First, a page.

The usefulness of electrical appliances, transferring electrical energy and cost calculations

Doc Brown's Physics Revision Notes

Suitable for GCSE/IGCSE Physics/Science courses or their equivalent

This page will answer many questions e.g.

Why are electrical devices so useful?

How do we calculate the energy transferred when an electrical appliance is in use?

What do we mean by a unit of electricity used?

How do we calculate the cost of running an electrical device?

The usefulness of electrical appliances

  • Appreciate that we often use electrical appliances because they transfer energy into other useful at the flick of a switch ie very convenient!

    • Just think of all the devices-appliance that run off electricity in the home eg light bulbs, TV, refrigerator, CD player, radio, oven, mobile phone charger, computers, battery charger, Hoover, food mixer, microwave, iron, immersion heater, telephone, internet etc. etc.!

      • Think of the importance of these devices-appliances in your life - music/TV on demand, food safely stored in the fridge, light to read by in the evening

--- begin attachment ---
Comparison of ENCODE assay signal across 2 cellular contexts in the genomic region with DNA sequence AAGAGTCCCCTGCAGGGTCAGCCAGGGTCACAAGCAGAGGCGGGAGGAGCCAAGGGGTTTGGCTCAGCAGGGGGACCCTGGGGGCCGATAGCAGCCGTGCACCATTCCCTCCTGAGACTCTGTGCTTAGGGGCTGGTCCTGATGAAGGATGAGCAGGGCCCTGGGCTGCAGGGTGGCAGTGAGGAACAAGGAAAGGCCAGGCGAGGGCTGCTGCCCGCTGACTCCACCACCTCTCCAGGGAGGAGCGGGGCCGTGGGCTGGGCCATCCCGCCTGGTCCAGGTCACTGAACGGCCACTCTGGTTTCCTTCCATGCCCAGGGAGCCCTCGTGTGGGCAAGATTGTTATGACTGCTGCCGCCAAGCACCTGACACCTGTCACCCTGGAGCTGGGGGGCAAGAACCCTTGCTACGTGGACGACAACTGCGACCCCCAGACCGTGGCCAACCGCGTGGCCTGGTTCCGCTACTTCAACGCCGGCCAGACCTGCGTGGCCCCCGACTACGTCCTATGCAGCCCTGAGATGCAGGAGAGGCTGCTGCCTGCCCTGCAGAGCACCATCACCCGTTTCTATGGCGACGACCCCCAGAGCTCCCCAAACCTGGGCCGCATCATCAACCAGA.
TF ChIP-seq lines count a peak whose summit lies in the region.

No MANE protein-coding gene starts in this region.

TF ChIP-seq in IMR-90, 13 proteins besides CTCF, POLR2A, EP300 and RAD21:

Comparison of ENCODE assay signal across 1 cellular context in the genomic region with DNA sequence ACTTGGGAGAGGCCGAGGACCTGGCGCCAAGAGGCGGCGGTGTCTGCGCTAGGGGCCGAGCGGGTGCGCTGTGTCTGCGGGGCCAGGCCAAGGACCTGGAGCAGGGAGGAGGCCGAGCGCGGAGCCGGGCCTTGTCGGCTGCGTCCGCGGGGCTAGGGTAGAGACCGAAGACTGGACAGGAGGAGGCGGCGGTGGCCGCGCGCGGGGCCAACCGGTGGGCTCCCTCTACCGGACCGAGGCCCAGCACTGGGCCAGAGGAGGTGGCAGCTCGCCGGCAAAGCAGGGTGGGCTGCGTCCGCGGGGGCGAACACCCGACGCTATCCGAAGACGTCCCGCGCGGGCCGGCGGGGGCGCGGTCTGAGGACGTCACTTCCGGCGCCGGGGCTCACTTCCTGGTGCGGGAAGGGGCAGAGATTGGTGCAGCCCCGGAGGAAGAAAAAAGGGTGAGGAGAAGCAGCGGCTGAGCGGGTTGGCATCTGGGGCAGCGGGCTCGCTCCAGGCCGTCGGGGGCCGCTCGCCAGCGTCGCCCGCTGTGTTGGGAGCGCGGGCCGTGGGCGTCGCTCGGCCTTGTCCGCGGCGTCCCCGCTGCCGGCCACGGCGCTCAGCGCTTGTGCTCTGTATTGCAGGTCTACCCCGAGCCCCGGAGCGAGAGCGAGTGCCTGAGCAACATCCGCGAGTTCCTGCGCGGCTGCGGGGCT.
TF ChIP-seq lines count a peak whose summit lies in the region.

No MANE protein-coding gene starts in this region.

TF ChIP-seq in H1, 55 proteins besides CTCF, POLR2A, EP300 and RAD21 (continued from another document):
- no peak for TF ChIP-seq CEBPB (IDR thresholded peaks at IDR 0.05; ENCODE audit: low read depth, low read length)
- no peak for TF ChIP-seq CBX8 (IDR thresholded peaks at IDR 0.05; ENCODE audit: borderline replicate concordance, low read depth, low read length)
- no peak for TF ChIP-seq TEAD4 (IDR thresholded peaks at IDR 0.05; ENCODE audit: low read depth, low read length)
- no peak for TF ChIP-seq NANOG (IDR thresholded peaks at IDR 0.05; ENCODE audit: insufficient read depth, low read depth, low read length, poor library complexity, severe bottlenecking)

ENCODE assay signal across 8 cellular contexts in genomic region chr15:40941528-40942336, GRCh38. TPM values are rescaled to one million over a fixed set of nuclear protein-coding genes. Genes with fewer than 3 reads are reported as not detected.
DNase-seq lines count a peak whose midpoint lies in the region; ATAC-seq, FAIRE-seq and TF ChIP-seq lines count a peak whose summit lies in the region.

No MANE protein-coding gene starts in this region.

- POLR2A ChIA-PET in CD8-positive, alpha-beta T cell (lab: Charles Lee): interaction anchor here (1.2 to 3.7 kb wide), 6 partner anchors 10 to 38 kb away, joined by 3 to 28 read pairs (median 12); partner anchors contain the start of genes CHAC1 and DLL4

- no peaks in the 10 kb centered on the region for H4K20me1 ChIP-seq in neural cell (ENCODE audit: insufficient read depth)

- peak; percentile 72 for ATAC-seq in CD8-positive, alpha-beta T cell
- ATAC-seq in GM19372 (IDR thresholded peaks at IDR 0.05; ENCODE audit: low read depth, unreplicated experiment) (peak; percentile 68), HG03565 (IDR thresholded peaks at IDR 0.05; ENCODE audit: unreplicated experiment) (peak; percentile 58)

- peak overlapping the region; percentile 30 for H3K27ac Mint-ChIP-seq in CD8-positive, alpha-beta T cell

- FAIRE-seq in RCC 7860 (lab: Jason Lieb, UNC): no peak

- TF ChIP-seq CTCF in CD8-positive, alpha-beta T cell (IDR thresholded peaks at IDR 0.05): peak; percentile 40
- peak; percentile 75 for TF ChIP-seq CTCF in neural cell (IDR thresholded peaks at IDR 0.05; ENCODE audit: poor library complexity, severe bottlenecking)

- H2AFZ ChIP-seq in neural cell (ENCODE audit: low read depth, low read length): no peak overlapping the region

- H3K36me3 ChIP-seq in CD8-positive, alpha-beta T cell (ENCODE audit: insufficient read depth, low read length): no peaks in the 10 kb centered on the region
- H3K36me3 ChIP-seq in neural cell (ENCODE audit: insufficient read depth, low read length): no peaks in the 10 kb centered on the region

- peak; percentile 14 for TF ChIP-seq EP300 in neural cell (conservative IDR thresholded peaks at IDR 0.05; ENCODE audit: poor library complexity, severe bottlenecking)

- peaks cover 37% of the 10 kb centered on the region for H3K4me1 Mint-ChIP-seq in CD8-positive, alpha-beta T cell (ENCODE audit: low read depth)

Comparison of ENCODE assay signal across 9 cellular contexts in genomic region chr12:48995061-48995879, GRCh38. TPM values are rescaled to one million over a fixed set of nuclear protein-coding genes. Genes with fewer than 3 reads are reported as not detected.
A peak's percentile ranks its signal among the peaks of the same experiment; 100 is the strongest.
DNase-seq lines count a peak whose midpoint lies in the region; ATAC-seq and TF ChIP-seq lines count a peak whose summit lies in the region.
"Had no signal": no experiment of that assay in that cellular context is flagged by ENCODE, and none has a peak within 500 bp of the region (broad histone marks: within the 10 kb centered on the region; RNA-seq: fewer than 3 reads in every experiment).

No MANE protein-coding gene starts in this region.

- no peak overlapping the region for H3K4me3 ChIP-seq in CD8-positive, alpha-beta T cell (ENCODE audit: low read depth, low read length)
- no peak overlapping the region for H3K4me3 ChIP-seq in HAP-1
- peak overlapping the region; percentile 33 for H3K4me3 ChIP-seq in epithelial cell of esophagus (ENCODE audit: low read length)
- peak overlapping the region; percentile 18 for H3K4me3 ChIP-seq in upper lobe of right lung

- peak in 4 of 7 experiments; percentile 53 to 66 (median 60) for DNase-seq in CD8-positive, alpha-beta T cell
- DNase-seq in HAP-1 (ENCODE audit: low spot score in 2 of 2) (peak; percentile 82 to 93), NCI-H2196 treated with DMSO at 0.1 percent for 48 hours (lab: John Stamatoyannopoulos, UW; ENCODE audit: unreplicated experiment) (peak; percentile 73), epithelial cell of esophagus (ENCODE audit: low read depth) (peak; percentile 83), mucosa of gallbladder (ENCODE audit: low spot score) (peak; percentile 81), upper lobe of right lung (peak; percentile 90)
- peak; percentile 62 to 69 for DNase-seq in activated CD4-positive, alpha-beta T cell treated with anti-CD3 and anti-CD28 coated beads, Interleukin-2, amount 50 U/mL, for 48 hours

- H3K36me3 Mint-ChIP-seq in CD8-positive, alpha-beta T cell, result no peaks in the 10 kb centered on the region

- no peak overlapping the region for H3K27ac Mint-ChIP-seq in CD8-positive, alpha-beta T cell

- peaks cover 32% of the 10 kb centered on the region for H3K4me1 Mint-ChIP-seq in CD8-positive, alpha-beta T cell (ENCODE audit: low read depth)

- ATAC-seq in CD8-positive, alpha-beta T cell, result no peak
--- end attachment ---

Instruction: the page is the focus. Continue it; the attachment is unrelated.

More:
• Try to imagine life without your domestic electricity and think how wonderful 240V is!

      • Quite simply the convenience and usefulness of mains electricity to our way of life and standard of living is incalculable, so don't waste it!

  • Know how to calculate how much energy is transferred by an appliance and how much the appliance costs to run.

  • You should be able to use their skills, knowledge and understanding to:

    • compare the advantages and disadvantages of using different electrical appliances for a particular application,

      • you will be required to compare different electrical appliances, using data provided,

      • this may involve energy use and cost effectiveness.

    • and consider the implications of instances when electricity is not available.

      • For developing countries where infra-structure lacks a reliable mains electricity supply, battery operated devices can be used and even clockwork radios have been designed.

      • However, batteries are costly despite being a convenient supply of stored chemical energy which converts to electrical energy on demand. They also don't last very long!

      • In the case of a clockwork powered radio, when the radio is 'wound up' the energy is stored as elastic potential energy and again released as needed to listen to the radio, for free! This completely avoids the need for costly batteries and their safe disposal to avoid pollution.

      • Without mains electricity, communities in developing countries cannot have the same standard of material living.